With the above in mind, it makes sense to train employees on the general principles of AI, prior to diving in and encouraging the widespread use of AI helpers and tools. A non-technical person using ChatGPT for the first time could easily be convinced that they’re interacting with a sentient lifeform! However, give them an hour to ask questions on topics that they specialize in, and they will soon identify shortcomings and inaccuracies.

Understanding what AI systems are actually doing will help employees move beyond the false assumption that they’re in the presence of an all-knowing threat to their professional lives. If asked, ChatGPT itself will explain: "ChatGPT is trained on vast amounts of text data to generate human-like responses. Users input questions, and the model predicts the best response based on its training." AI is developed by humans, trained with the supervision of humans, and produces "work" based on the ingenuity of the human prompts provided. It’s a tool like any other.

Once reassured of this principle, people can begin to learn and accept the areas where Artificial Intelligence can do a better, faster, or more accurate job than humans. Such areas include:

  • Working 24/7; AI doesn’t sleep or get tired.
  • Tirelessly completing mundane and repetitive tasks; AI doesn’t get bored or irritable.
  • Analyzing large data sets.
  • Spotting patterns and anomalies.

Identify "AI-Friendly" Tasks To Improve Productivity

With the above in mind, it becomes clear where certain activities can be enhanced by AI tools. A few examples:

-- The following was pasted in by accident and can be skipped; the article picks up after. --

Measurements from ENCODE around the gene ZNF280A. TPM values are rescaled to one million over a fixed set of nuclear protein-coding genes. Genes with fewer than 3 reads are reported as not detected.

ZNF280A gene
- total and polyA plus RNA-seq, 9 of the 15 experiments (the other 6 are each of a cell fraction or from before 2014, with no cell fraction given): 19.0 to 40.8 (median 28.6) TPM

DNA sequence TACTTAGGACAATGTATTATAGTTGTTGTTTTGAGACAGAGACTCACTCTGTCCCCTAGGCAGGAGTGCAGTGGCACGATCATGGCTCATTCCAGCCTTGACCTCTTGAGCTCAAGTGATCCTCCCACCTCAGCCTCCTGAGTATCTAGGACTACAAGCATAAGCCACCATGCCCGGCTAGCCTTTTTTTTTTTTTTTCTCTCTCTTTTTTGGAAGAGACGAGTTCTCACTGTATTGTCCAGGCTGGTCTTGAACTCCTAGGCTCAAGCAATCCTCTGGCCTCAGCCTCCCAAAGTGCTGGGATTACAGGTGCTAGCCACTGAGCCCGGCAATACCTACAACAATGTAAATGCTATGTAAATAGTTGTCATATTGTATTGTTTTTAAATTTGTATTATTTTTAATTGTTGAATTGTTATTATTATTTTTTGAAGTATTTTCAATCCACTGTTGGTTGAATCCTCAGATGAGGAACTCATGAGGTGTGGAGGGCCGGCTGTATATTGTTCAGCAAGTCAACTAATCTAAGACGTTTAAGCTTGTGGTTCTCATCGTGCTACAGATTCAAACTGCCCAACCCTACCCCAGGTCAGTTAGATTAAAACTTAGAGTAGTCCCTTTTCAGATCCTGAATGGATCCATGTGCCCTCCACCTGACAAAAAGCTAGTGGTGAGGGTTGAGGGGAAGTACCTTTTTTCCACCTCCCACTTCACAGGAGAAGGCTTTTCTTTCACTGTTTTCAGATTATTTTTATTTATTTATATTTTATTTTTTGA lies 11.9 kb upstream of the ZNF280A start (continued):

1. Content Production

As illustrated above, a content producer would be ill-advised to hand all their writing work over to an AI tool. However, AI could help with producing article outlines, analyzing existing content on topics, generating summaries, and checking spelling and grammar. Once the content is ready to share, AI can readily produce all of the supplementary accouterments that are generally considered a chore: Facebook posts, Instagram captions, podcast show notes, and more.

2. Fraud Prevention

Human capabilities around checking, verifying, and analyzing data are woefully lacking compared to AI. Humans get tired, make mistakes, and can only look at one thing at a time. Detecting fraud is an area where AI excels. Tools such as user activity monitoring [3] can look at what customers are doing in real time, and use AI to spot patterns in large datasets that humans would never see.

3. Customer Support And Live Chat

While chatbots may be a technology that some people love to hate, data suggests that they are highly effective. One study suggests that 90% of consumers have a "neutral or positive" view of their interaction with chatbots. AI-driven live chat systems are a perfect example of an area where AI can remove the repetitive and mundane. Does any customer service operative truly enjoy answering the same question 30 times each day?